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Miombo woodland under threat: Consequences for tree diversity and carbon storage

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Publication details

JournalForest Ecology and Management
DateAccepted/In press - 5 Nov 2015
DatePublished (current) - 1 Feb 2016
Number of pages10
Pages (from-to)144-153
Original languageEnglish


Agriculture is expanding rapidly in the miombo woodlands of sub-Saharan Africa. Clear felling results in the loss of species and ecosystem services. The remaining woodland is used as a vital support system for the farming communities, and the impact of this utilisation on biodiversity and ecosystem service provision is not clear. Understanding these effects will aid the development of effective, sustainable land management strategies for multiple outcomes, including biodiversity conservation and resource utilisation. This study provides new data on miombo woodland tree species diversity, structure and carbon storage from a 8766km2 landscape in south-western Tanzania, which is undergoing rapid conversion to tobacco cultivation.Human utilisation of the woodland was classified by ground surveys which recorded evidence of use (e.g. cut poles and timber, removal of bark and roots, access routes). Nine sites were surveyed and categorised into three groups: high, medium and low utilisation. To determine the effect of utilisation on the tree community stem density, diameter at breast height, tree species richness and carbon storage were recorded. In the low utilisation sites carbon storage was similar to that found in other miombo woodlands (28tHa-1), and the Shannon Wiener diversity score for tree species diversity was 3.44. However, in the high utilisation sites, tree species diversity (2.86) and carbon storage declined (14.6tHa-1). In areas of moderate utilisation diversity and carbon storage were maintained, but the structure of the woodland was affected, with a reduction of Class 1 (Diameter at Breast Height (DBH)<10cm) stems, demonstrating low recruitment which leads to a reduction in sustainability. Tree species richness and abundance demonstrated an intermediate disturbance effect in relation to utilisation, with highest levels at medium utilisation sites.Key miombo woodland species from the subfamily Caesalpinioideae in the two genera Brachystegia and Julbernardia were present in all sites, but the frequency of Brachystegia species declined by 60% from low to high utilisation. The IUCN near-threatened timber species Pterocarpus angolensis, highly protected in Tanzania, was harvested throughout the study site, and the majority of trees recorded were immature (DBH. ≤. 20. cm), suggesting that it is commercially extinct for the foreseeable future.These findings illustrate that in miombo woodlands with low to medium utilisation levels key miombo species are retained, and tree species diversity and carbon storage remains optimal. Sustainable land management plans need to regulate utilisation within miombo landscapes and retain areas of woodland. This will ensure their long term viability, and continue to support the 100. million people who are reliant on miombo woodlands for their goods and services.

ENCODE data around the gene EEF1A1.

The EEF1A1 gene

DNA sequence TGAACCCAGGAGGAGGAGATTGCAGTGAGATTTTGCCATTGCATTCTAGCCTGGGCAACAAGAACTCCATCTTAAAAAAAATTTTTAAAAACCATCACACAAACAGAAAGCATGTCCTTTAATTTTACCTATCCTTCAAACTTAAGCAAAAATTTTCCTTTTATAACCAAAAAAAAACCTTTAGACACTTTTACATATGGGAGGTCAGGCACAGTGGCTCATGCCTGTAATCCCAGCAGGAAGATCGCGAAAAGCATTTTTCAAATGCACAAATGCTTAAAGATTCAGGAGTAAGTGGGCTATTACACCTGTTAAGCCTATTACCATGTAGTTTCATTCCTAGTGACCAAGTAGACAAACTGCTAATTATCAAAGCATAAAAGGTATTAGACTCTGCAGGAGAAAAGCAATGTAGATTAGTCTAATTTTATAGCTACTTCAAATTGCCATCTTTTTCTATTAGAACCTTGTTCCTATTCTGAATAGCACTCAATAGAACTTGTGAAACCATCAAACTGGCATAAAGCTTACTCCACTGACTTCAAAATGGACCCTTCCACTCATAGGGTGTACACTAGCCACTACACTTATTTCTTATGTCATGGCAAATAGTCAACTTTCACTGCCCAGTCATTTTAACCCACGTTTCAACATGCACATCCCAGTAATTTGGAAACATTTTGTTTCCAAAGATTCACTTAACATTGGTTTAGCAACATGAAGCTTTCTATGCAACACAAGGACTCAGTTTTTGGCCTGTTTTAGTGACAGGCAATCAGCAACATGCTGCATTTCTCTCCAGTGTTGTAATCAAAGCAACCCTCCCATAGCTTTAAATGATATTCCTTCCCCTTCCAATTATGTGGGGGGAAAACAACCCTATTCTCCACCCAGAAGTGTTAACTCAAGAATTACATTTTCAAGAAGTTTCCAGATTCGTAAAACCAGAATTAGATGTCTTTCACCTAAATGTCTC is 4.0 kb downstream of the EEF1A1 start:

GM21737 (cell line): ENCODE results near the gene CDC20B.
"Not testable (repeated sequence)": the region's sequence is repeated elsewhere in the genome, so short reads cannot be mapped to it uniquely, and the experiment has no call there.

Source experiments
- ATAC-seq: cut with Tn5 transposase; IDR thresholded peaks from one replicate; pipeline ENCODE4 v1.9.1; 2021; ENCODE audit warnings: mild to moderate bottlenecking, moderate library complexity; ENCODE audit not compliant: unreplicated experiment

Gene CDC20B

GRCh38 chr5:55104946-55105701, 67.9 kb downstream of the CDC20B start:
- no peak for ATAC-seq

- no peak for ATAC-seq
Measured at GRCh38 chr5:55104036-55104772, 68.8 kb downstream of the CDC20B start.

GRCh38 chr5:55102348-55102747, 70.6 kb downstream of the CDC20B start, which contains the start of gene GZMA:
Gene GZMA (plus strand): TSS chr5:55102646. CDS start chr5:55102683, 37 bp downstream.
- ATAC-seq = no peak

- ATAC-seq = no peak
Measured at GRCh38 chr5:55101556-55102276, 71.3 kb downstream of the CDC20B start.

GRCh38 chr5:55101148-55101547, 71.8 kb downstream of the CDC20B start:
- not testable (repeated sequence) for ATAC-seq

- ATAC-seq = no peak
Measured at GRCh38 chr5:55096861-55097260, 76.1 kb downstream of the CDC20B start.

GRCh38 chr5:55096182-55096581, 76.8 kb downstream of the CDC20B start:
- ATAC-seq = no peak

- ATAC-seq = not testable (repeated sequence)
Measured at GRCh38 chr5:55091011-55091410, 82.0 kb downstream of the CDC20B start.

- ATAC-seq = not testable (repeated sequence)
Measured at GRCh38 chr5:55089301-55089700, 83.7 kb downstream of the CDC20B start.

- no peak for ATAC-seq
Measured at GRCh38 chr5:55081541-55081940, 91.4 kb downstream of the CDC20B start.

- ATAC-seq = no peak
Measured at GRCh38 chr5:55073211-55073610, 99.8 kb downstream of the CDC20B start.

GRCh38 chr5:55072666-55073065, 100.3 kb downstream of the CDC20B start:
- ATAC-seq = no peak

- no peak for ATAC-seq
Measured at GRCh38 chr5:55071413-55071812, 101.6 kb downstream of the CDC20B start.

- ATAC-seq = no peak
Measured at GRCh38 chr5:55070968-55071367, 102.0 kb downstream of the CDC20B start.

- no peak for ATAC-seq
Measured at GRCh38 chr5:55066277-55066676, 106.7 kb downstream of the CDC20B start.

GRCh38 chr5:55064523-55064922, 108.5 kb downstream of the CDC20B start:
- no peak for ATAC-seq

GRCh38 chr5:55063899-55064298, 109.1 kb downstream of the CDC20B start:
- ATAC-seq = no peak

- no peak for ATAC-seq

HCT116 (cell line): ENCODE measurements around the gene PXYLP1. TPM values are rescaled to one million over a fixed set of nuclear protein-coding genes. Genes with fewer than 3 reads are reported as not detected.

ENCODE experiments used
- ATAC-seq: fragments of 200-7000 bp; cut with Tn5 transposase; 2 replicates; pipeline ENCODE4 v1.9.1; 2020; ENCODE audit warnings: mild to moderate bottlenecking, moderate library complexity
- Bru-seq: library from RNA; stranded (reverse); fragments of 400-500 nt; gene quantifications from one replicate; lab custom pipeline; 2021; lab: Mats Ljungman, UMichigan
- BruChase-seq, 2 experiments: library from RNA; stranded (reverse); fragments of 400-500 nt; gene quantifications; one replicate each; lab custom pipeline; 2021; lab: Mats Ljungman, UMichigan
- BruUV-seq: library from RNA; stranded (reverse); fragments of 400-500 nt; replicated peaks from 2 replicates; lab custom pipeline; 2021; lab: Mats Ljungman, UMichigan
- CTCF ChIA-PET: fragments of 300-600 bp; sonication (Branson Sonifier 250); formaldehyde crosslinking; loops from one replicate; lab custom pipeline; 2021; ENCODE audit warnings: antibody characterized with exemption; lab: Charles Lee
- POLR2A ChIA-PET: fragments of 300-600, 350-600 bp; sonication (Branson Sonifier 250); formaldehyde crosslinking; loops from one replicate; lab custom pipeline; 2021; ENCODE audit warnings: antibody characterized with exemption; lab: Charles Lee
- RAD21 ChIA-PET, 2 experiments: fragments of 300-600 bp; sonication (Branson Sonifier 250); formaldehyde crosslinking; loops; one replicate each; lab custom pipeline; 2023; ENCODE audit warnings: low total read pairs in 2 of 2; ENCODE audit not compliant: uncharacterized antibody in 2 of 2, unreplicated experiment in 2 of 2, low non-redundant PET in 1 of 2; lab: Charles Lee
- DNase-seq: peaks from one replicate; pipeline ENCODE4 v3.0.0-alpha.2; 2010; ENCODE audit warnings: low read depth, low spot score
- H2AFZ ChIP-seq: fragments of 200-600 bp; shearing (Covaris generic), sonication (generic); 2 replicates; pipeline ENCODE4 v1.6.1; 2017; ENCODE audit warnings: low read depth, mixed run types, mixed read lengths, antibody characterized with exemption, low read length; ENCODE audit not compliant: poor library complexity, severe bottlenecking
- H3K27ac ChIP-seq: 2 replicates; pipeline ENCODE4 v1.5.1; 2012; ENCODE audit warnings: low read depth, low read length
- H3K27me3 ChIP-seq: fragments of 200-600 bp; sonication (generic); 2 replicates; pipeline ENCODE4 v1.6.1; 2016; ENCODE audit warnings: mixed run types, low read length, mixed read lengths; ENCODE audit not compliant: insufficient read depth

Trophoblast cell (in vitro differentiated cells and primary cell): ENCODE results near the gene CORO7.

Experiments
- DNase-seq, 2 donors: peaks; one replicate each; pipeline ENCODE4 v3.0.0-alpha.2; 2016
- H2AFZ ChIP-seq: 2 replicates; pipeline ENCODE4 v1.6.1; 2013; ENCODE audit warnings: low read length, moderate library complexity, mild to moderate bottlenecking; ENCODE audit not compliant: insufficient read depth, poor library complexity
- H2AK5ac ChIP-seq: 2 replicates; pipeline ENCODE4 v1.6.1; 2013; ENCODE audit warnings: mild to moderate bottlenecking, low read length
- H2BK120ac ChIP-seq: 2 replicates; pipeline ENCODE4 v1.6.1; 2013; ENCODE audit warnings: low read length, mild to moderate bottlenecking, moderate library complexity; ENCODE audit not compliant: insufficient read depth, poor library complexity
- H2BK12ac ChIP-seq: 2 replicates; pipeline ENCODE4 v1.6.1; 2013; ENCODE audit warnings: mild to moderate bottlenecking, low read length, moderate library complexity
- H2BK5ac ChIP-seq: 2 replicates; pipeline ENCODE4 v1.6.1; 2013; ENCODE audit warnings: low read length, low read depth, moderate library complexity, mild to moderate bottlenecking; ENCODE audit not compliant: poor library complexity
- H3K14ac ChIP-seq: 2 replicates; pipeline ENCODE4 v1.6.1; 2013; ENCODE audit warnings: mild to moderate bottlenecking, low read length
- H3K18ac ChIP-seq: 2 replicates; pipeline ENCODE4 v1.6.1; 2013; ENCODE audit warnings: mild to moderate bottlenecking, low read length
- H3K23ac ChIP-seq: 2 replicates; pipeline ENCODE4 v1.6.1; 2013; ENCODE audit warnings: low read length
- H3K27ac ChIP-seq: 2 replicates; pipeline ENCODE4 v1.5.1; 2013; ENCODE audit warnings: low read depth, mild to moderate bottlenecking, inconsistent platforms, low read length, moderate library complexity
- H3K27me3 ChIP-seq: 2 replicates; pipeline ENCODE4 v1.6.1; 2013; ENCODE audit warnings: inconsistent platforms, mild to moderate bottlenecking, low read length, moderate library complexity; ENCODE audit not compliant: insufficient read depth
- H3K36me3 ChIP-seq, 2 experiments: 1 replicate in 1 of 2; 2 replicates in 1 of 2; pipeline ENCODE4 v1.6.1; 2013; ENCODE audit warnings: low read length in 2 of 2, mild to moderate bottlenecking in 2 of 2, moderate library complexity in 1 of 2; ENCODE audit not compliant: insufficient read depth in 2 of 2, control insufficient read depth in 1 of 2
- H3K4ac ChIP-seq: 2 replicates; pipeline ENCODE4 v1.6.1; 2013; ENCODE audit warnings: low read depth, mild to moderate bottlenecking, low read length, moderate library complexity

Bibliographical note

© 2015 The Authors

    Research areas

  • Biodiversity, Disturbance, Ecosystem services, Land use management, Pterocarpus angolensis, Tanzania

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